A study by researchers from the University of California, San Francisco has found that patients with HIV infection taking protease inhibitors do not experience short-term adverse virologic effects from using cannabinoids.
According to Donald Abrams, MD, lead author of the study and professor of clinical medicine in the UCSF Positive Health Program at San Francisco General Hospital Medical Center, this was the first attempt to study the effects of marijuana in people with HIV and one of the most comprehensive studies about the effects of marijuana on the immune system.
Research findings were reported today (July 13) at the XIII International AIDS Conference in Durban, South Africa.
The study focused on HIV patients whose antiretroviral regimens included protease inhibitors because cannabinoids are metabolized by the same systems in the liver as protease inhibitors. The inpatient study lasted 21 days and measured changes in HIV RNA levels between baseline and day 21. RNA is a major component of retroviruses such as HIV.
The key measure of immunological effects was the Bayer Quantiplex HIV-1 bDNA version 3.0 assay test. This test measured the amount of HIV present in the blood, down to 50 copies per milliliter of blood (copies/ml). Virus that is present in quantities less than 50 copies/ml is an undetectable level of virus and is considered the primary indicator of success in suppressing the virus. Rises in HIV RNA levels are a sign that the HIV virus is actively replicating and are associated with adverse immunological events.
The study was undertaken by the Community Consortium, the San Francisco community based HIV clinical trials group, because of the widespread use of smoked marijuana by HIV patients in San Francisco. Sixty-seven subjects were enrolled. Ninety-six percent were male and 67 percent were over 40 years old. Thirty of the subjects were on antiretroviral regimens containing the protease inhibitor indinavir, and 37 were on regimens containing the protease inhibitor nelfinavir.
HIV RNA levels were measured twice at baseline and then at days 2, 5, 8, 11, 14, 17, 19, and 21. Thirty-seven (55 percent) of the subjects entered the study with HIV RNA levels of less than 50 copies/ml. Ten (16 percent) had HIV RNA levels between 50 and 499 copies/ml. Thirteen (19 percent) had HIV RNA levels between 500 and 9999 copies/ml and 7 (10 percent) had levels over 10,000 copies/ml.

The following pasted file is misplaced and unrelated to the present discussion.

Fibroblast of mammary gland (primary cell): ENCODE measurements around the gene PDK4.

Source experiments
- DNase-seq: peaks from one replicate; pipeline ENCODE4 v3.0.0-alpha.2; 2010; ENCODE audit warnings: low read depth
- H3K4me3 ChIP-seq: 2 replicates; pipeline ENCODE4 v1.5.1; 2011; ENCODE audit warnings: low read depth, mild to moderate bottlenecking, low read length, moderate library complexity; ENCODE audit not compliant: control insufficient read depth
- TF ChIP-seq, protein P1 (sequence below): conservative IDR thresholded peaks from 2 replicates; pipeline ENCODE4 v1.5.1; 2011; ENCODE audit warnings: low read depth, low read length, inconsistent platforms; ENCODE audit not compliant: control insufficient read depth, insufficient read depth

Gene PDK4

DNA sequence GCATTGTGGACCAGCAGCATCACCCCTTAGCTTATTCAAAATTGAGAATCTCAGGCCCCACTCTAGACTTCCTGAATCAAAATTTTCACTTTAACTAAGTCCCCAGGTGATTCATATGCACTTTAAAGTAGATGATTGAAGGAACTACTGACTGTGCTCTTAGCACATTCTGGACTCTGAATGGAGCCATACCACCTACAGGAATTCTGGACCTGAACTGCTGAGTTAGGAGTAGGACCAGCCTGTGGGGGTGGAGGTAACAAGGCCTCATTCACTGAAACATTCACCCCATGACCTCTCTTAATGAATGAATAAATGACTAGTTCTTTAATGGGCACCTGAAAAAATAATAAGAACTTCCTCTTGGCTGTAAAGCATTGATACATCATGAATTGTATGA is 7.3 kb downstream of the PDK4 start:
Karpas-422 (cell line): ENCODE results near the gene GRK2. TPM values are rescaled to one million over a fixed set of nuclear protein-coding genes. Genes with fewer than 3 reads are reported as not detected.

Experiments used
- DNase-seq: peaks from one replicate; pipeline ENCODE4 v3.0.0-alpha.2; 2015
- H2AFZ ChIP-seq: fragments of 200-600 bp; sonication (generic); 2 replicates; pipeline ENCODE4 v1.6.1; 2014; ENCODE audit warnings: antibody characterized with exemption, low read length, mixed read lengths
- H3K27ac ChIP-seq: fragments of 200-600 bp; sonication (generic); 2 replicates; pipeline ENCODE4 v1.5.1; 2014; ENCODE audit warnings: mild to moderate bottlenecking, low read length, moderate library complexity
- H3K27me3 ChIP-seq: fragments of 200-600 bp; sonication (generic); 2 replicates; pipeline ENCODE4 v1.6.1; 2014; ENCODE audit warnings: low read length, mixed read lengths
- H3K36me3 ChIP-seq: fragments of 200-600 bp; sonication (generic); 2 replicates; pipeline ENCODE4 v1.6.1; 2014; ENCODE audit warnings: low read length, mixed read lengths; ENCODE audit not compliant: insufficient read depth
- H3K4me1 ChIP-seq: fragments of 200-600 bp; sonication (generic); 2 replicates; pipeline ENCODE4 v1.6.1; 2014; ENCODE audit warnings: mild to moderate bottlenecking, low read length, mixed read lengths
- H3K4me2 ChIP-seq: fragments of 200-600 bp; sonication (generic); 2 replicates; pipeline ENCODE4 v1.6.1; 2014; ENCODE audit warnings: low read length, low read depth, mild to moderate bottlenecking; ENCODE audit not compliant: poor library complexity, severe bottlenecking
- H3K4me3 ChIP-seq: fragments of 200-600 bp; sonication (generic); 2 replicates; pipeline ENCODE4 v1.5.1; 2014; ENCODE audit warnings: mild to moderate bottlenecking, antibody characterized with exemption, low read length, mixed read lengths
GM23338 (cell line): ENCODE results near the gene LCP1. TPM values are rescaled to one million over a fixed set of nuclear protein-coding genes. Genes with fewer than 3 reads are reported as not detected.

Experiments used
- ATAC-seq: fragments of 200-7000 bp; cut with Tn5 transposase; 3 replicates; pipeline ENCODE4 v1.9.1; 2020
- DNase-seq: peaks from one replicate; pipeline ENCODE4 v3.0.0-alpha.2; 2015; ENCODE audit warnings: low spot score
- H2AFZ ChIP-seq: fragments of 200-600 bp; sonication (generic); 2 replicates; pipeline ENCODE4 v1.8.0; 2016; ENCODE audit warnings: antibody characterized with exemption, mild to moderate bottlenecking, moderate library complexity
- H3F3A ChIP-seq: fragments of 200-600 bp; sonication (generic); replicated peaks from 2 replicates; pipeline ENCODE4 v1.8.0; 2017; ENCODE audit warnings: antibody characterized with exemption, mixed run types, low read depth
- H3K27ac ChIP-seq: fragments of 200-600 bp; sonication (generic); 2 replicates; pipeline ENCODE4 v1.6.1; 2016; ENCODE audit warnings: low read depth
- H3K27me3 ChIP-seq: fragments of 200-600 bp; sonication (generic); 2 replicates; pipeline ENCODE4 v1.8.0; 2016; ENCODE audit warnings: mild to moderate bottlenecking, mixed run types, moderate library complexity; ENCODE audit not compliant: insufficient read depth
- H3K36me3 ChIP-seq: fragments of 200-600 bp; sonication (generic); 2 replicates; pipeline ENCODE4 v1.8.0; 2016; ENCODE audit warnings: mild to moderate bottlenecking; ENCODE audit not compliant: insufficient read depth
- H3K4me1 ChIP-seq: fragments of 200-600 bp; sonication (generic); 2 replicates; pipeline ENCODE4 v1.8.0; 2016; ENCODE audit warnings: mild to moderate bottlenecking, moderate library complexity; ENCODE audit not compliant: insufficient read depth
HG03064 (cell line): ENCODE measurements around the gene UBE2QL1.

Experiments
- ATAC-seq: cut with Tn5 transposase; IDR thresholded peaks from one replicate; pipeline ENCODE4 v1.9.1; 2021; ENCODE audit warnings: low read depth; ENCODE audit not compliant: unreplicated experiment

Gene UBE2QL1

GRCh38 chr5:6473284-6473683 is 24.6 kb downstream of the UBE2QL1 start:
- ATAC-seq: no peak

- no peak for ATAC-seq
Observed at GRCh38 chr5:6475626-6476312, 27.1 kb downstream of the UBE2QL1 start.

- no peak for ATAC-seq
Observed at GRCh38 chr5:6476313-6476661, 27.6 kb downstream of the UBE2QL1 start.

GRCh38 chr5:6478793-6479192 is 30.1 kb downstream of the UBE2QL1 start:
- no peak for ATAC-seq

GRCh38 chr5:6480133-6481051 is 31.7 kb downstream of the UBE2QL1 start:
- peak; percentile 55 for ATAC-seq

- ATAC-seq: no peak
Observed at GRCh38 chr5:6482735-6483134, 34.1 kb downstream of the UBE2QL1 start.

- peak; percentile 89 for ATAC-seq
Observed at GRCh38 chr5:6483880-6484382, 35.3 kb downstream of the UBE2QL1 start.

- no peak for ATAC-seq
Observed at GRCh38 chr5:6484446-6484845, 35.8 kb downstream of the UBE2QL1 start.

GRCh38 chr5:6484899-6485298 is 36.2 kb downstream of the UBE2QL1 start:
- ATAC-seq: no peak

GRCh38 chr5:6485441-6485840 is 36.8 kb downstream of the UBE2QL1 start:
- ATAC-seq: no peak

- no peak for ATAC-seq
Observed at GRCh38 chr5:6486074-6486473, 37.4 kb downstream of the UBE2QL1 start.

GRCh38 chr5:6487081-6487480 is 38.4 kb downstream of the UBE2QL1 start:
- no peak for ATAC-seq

Subjects were randomized to one of three groups receiving—three times a day before meals—either a marijuana cigarette containing 3.95 percent THC, the active ingredient in marijuana; an oral tablet containing THC (2.5 mg. oral dronabinol); or an oral placebo. Twenty-one were randomized for smoked marijuana, 25 for oral dronabinol, and 21 for the oral placebo.
Sixty-two subjects completed the study. One subject in the smoked marijuana arm left the study because of neuropsychiatric symptoms; another in the same arm also experienced neuropsychiatric symptoms but was treated and remained in the study. One subject in the oral dronabinol arm left the study due to neuropsychiatric effects, and one left due to headache and nausea possibly related to the study drug.
Other adverse effects that did not cause the subjects to leave the study were an occurrence of tachycardia (rapid heartbeat) in the smoked marijuana arm and a kidney stone (possibly related to the protease inhibitor, indinavir) experienced by a subject in the oral dronabinol arm. No adverse events were reported in the placebo arm.
Of the 62 subjects who completed the study, the 36 with undetectable HIV RNA levels remained at these levels. All 26 subjects with detectable HIV RNA levels experienced declines in HIV RNA levels. Of those, the subjects who smoked marijuana or took oral dronabinol experienced slightly greater decreases in HIV RNA levels than did subjects who took the placebos.
According to Abrams, “The slightly better decline experienced by those using marijuana or dronabinol is intriguing, but not statistically significant. The good news is that there is no statistical difference between the three groups.”
At this time, he attributes the decline in HIV RNA levels to better adherence by the subjects to their drug regimens. “Antiretroviral therapy was directly observed. Subjects did not miss a dose,” said Abrams. “Studies of the impact of marijuana and dronabinol on protease inhibitor levels and immune system function are still ongoing,” he added.
One difference noted by Abrams between the three arms was in caloric intake and weight gain. “All three groups gained weight. Part of that was due to regularly scheduled meals and snacks being readily available. However, the placebo arm averaged a gain of 1.30 kilograms while the subjects who took oral dronabinol gained an average of 3.18 kilograms. Those who smoked marijuana gained an average of 3.51 kilograms. Caloric intake reflected the same order.”
The co-authors include Roslyn J. Leiser, Starley B. Shade, Joan Hilton, and Tarek Elbeik, all of UCSF. This research was supported by a research grant, R01 DA1 1607, from the National Institute on Drug Abuse, a part of the National Institutes of Health, which also supplied the marijuana cigarettes for the trial. The dronabinol and placebo were supplied by Roxane, Inc., Columbus, Ohio.